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Possible Scenario Of Iranian Preemptive Attack To Control Gulf Waters – Analysis

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By Riad Kahwaji

Iran has demonstrated in its recent war games in the Arabian Gulf region that it has developed its missile capabilities in various areas, which gives Tehran considerable offensive capabilities that would require its opponents to remain constantly on high alert to avoid a major “Pearl Harbor” scenario. The distance between the Iranian side of the coastline (on the east) and the Arabian side (on the west) varies. It narrows on the edges and widens in the middle. However, it places some of the United State’s most important military facilities in the region within range of Iran’s cruise missiles and artillery rockets.

Iran claims that its Noor and Al-Qader surface-to-surface anti ship cruise missiles have a range of 200-km with high accuracy. It also claims that these missiles are undetectable by radar. It has also built the Zilzal-3 artillery rocket with a range of 250-km. It is hard to ascertain Iranian claims with the absence of independent verification. But it appears that with every exercise the moral and self-confidence of the Iranian military, especially the Revolutionary Guards, grows greater.

Iran
Iran

To many regional analysts, the heightened military moral and rhetoric in Iran should be a cause of concern to the West, especially with the increased influence of the Revolutionary Guards on the central government. Iranian military commanders are now confident enough to make public threats to the U.S. Navy. On January 3, 2012, the commander of the Iranian Army General Ataollah Salehi dared the U.S. aircraft carrier USS John C. Stennis to return to the Gulf waters. He said: “We advice the aircraft carrier that crossed the Strait of Hormuz to the Sea of Oman not to return to the Persian Gulf.” He added: “The Islamic Republic of Iran does not intend to repeat its warning.”

While the focus of the West and their allies over the past few years has been Iran’s growing ballistic missile capabilities, its arsenal of other missiles, which is as serious and deadly, has not received as much attention. Known anti-ballistic missiles defense systems such as the Patriot and THAAD are hardly effective against cruise missiles and artillery rockets. Israel stood helpless in the summer of 2006 against Iranian-supplied artillery rockets used by Hizbullah to pound Israeli settlements and bases. The sophisticated anti-ballistic missile system operated by Israel could not protect against the rocket threat. Israel has just procured a low tier defense system known as Iron Dome to deal with rocket attacks by Hizbullah from the north and Hamas from the south – but this system remains untested in a conflict setting.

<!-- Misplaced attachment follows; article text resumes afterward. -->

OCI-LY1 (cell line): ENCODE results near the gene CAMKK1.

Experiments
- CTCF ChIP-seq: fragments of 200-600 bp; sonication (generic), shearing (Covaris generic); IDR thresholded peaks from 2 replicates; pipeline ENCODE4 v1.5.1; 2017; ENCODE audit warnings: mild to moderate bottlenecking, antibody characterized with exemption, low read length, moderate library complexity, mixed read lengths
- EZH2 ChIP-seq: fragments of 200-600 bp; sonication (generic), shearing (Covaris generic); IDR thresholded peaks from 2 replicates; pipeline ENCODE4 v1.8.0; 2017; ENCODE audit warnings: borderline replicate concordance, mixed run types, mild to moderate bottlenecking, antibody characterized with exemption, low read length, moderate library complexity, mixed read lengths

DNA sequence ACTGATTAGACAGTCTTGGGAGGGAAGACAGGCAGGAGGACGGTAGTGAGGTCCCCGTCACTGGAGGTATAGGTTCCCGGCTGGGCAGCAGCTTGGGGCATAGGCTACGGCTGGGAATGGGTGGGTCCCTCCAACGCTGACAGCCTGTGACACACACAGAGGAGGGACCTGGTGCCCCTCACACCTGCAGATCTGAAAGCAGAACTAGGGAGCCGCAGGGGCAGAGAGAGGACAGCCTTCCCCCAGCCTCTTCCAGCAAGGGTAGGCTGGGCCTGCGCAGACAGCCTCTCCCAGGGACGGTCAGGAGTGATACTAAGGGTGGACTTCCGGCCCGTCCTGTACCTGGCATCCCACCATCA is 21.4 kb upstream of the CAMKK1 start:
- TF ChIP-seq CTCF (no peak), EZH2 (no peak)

The U.S. Fifth Fleet base in Bahrain is 250-km from the Iranian coast, while the U.S. Central Command (CENTCOM) headquarters at Camp As Sayliyah and the nearby U.S. Air Force Central Command (AFCENT) in Al-Udaid air base in neighboring Qatar are just under 250-km. The U.S. Army Central (ARCENT) base in Kuwait is less than 120-km from the Iranian coast. So, Iran does not really need to resort to its ballistic missiles to hit any of the U.S. bases and other strategic coastal targets in the region.

Iran technically can launch a surprise attack with cruise missiles and artillery rockets at all U.S. bases and naval assets in the Arabian Gulf region. Such an attack would be really deadly if missiles and rockets were launched in large numbers in a way to saturate the targets and render defense counter-measures at the bases or the warships useless. So, if Iran decides to close the Strait of Hormuz, as it has repeatedly threatened over the past few weeks, it would likely do it along with a stunning all-out attack to sink as many naval ships to the U.S. and its allies in the region and to hit the runways at air bases and other strategic sites along the western coastline of the Arabian Gulf. This would shock and temporarily impair Iran’s opponents and confine any subsequent naval warfront to the Sea of Oman and the Indian Ocean, and allow Tehran to keep the strategic passageway closed and under its full control – for a long while at least.

The Iranian regime would likely carry out such a bold attack whenever it feels that sanctions and international isolation have reached a tipping point and the country’s economy is about to collapse. Even though such an attack would invite massive U.S. retaliation and put it at war with its Arab Sunni neighbors, the Iranian regime could see it as an acceptable zero-sum-game risk. Also, Iran would likely launch such an attack in retaliation to an Israeli strike on its nuclear facilities. Iran would possibly fulfill few important objectives in such an audacious attack, such as:

  • It would buy itself more time for its nuclear program to become fully militarized, especially if it has some secret nuclear sites still undetected. Most Iranian leaders seem to follow the North Korean example that nobody would dare attack a country that possesses nuclear weapons.
  • The regime would silence Iranian opposition and assert its control.
  • Tehran would assert its status as a superpower to the countries of the region, and the Shi’ites worldwide.